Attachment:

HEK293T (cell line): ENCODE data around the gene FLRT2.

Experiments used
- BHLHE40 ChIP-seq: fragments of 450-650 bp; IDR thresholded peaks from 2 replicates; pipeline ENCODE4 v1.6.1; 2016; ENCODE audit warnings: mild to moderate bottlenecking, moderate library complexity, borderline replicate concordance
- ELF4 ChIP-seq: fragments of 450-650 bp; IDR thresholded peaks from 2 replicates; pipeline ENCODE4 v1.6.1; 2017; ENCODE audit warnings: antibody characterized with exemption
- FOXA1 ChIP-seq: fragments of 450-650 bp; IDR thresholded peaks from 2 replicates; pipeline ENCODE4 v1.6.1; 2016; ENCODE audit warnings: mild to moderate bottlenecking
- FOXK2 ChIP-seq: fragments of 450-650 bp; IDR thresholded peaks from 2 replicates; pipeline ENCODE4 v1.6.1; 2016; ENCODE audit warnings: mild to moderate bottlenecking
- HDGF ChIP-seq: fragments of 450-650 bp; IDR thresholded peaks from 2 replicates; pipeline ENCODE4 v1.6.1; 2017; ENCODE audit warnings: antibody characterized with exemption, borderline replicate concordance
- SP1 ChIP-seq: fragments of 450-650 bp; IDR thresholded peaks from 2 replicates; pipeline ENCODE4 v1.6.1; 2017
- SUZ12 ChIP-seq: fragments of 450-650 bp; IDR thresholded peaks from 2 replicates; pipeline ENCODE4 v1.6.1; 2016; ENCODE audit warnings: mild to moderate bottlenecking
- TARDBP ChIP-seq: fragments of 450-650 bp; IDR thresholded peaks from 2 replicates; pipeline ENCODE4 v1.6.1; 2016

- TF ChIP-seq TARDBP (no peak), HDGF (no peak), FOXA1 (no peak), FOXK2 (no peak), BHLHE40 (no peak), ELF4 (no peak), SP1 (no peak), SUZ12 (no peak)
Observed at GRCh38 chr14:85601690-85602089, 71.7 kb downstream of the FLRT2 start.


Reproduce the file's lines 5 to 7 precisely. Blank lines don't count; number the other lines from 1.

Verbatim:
- FOXA1 ChIP-seq: fragments of 450-650 bp; IDR thresholded peaks from 2 replicates; pipeline ENCODE4 v1.6.1; 2016; ENCODE audit warnings: mild to moderate bottlenecking
- FOXK2 ChIP-seq: fragments of 450-650 bp; IDR thresholded peaks from 2 replicates; pipeline ENCODE4 v1.6.1; 2016; ENCODE audit warnings: mild to moderate bottlenecking
- HDGF ChIP-seq: fragments of 450-650 bp; IDR thresholded peaks from 2 replicates; pipeline ENCODE4 v1.6.1; 2017; ENCODE audit warnings: antibody characterized with exemption, borderline replicate concordance